Report of the Special Rapporteur on Torture and Other Cruel, Inhuman or Degrading Treatment or Punishment, Manfred Nowak MISSION TO CHINA (Excerpt)
E/CN.4/2006/6/Add.6, pgs 56-57 10 March 2006
11. Ms. Mao Hengfeng, aged 44, Shanghai (subject of previously transmitted communications, E/CN.4/2005/62/Add.1, para. 296) (Interviewed in Beijing on 24 November 2005). She alleges that she has been targeted by officials for various petitions she has made to Beijing authorities.
[…] On 16 March 2004, she was detained, and later sentenced on 5 April 2004 to 18 months’ of re-education through labour for “disrupting social order”, to be served at the Qingpo Women’s RTL camp, Shanghai. The camp reportedly manufactures Christmas tree lights, sweaters, and small toys. She was released on 12 September 2005.
During her first 15 days at the camp, education consisted of being forced to stand from 5am to 11pm, with 15 minute breaks for meals. Non-compliance would result in beatings, often by other prisoners upon the orders of the guards. On other occasions, the prisoners would be forced to march in the hot sun for a half day, and those that disobeyed would be forced to march the whole day.
She reported that one prisoner, Ms. Li Limao, who was a Falun Gong practitioner, died one month after the Chinese New Year in 2005 following a punishment for disobedience. She was hung from a window from her hands tied behind her back, and with her toes just touching the floor.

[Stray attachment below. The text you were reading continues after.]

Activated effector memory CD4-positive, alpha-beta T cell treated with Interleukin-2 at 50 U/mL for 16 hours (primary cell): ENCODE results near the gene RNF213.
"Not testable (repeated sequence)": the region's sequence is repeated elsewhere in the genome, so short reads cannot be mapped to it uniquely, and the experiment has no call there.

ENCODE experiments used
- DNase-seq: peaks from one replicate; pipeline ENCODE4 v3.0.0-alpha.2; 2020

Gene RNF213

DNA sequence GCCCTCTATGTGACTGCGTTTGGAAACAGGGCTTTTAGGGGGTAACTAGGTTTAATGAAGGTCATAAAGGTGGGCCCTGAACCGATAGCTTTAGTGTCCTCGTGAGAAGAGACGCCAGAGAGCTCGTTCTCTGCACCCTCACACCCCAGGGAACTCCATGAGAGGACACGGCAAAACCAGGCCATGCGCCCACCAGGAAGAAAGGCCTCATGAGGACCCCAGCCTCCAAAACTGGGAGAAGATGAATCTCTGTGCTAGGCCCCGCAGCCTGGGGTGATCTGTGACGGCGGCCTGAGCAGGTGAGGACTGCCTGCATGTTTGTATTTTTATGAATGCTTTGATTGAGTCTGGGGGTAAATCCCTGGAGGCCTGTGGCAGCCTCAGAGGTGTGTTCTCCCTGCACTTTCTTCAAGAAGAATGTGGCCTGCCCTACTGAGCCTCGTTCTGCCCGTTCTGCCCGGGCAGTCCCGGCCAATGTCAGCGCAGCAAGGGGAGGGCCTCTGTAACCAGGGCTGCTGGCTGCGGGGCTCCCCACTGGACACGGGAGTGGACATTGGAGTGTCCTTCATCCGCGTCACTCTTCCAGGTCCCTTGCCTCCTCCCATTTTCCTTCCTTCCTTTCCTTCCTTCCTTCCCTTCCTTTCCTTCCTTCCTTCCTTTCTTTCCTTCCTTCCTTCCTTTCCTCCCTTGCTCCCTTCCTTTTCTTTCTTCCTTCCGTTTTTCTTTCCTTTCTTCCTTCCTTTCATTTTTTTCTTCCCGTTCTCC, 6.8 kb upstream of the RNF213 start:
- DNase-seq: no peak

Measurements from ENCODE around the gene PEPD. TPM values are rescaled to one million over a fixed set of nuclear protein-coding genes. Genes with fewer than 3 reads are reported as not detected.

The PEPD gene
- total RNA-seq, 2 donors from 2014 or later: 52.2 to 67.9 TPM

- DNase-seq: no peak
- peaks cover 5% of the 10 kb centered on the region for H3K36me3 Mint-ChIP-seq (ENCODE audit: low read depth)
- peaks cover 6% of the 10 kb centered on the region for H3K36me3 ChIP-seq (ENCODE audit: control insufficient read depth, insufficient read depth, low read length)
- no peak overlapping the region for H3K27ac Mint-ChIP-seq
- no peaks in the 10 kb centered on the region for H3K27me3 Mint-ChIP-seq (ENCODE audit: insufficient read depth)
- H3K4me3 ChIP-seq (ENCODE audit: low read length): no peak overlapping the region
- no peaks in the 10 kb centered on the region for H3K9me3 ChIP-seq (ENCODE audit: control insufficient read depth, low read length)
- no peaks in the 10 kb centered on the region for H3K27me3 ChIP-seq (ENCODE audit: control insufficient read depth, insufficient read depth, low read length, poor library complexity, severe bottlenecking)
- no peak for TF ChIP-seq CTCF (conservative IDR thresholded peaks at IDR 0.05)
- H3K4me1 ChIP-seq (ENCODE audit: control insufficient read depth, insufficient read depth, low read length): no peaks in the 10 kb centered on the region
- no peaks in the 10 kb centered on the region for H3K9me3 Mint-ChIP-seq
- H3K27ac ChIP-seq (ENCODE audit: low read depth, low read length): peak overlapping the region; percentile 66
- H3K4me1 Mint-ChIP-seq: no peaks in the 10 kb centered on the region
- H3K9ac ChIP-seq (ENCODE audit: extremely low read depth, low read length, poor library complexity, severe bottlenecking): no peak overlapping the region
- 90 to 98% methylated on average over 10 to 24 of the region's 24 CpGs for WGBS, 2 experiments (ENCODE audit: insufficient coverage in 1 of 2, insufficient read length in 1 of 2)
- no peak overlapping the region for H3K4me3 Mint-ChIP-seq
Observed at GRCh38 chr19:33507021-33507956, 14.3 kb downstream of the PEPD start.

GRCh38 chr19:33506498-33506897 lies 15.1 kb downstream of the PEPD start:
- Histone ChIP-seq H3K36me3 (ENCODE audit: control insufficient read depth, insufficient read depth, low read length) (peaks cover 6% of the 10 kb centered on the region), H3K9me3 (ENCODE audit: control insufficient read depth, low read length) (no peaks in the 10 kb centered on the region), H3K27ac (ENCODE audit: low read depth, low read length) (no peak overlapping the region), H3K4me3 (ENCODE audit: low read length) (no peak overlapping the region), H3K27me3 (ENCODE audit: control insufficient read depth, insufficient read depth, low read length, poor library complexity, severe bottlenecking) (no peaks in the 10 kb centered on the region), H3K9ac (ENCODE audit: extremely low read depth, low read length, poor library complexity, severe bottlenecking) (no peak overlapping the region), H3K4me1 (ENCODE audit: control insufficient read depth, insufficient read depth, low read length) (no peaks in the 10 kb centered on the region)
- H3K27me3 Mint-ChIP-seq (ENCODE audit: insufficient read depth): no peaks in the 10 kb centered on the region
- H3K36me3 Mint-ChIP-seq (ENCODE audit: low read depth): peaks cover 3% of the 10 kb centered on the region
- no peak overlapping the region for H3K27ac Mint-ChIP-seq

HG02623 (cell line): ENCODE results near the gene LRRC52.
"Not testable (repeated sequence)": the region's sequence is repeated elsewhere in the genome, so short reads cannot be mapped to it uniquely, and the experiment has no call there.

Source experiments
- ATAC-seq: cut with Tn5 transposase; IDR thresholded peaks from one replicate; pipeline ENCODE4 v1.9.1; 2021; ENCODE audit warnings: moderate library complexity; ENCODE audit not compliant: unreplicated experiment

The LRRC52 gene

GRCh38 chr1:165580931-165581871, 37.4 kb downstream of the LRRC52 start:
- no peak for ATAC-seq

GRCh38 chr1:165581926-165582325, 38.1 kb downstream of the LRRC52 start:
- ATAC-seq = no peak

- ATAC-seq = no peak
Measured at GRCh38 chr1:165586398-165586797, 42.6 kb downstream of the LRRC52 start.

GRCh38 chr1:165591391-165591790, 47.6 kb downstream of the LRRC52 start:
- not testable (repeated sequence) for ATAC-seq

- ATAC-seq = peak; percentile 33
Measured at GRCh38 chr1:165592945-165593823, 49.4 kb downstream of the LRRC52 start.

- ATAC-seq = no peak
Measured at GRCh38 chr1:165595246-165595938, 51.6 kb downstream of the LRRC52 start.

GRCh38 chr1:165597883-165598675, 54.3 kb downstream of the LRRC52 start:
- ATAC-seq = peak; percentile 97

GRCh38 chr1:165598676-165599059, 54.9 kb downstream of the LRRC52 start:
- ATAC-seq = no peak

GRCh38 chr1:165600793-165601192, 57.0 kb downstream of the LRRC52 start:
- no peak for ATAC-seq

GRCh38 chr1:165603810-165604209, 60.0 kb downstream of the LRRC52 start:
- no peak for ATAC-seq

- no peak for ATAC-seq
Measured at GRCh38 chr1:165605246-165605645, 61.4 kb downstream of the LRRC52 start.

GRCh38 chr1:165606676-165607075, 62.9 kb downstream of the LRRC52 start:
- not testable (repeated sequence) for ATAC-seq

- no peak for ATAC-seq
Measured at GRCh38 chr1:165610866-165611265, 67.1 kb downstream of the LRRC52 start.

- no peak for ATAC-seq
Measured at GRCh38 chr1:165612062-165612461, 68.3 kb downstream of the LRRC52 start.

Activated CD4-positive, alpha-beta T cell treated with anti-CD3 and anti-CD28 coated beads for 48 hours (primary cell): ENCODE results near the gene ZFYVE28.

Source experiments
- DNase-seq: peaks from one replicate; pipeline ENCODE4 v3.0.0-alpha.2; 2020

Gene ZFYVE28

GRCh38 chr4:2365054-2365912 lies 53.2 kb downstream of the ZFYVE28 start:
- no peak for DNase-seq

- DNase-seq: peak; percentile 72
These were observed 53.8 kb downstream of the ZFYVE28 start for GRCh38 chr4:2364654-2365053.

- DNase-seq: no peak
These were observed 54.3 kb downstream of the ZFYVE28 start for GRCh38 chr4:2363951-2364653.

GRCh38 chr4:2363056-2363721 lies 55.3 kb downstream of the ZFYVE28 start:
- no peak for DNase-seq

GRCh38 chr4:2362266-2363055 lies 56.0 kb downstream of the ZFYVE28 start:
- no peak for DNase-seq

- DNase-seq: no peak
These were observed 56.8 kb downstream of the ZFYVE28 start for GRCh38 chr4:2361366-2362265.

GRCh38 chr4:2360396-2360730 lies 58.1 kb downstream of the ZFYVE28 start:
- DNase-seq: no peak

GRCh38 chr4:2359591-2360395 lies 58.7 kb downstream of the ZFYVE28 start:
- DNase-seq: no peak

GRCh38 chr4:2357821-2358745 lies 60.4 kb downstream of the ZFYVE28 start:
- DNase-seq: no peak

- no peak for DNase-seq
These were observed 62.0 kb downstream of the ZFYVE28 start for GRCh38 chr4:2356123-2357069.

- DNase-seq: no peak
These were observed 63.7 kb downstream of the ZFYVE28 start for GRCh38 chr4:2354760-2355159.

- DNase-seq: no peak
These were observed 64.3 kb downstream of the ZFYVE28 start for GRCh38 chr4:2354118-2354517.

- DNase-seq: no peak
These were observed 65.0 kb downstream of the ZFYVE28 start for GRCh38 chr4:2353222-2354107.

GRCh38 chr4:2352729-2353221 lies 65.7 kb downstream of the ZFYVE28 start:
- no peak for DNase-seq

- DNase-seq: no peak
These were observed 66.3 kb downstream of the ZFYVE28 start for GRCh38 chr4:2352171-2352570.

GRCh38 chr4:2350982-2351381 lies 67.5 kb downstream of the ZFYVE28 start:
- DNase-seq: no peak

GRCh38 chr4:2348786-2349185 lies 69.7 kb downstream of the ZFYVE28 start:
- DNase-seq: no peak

Mao Hengfeng reported that a “white powder” was often mixed in the prisoners’ meals which had a sedative effect. Following the 15 day education period, when she refused to work, Mao Hengfeng was placed in a cell with two other prisoners. There she was regularly forced to sit or stand for long durations at the risk of being beaten if she did not comply. Between 9 to 17 August 2004, on the orders of the guards, the prisoners had tied her arms and legs to a bed and attempted to force drugs into her mouth to force her to admit her wrongdoing.
During this time she was refused access to a toilet. After 17 August 2004, she was moved to a small disciplinary cell for one week, tied to a bed, and her face covered with a mask with only a hole for her nose. Again she was forced to admit her crime, but when she accused the other prisoners of being ‘fascist’ they attempted to suffocate her. Between 9 to 12 November 2004, she was brought back to this cell, tied to the bed, and not provided with appropriate bedding and clothing despite the cold, and lack of heating. Speakers in the cell blasted loud music. Visits were granted at the discretion of the prison management, despite regulations stipulating monthly visits, and usually after injuries had sufficiently healed. Medical treatment for her injuries consisted merely of lotion, and when she appealed for further treatment she was threatened with being handcuffed and shackled.
On one occasion, a doctor diagnosed her erroneously with high blood pressure and prescribed her medication which left her mouth numb for days. She indicated that she has complained to the authorities about her treatment with no effect. Mao Hengfeng also alleges that she has been detained by Daqiao Police Station officers on a number of times to prevent her from raising her complaints at high-level events and during visits of foreign dignitaries.
The full report is available at: http://daccessdds.un.org/doc/UNDOC/GEN/G06/117/50/PDF/G0611750.pdf?OpenElement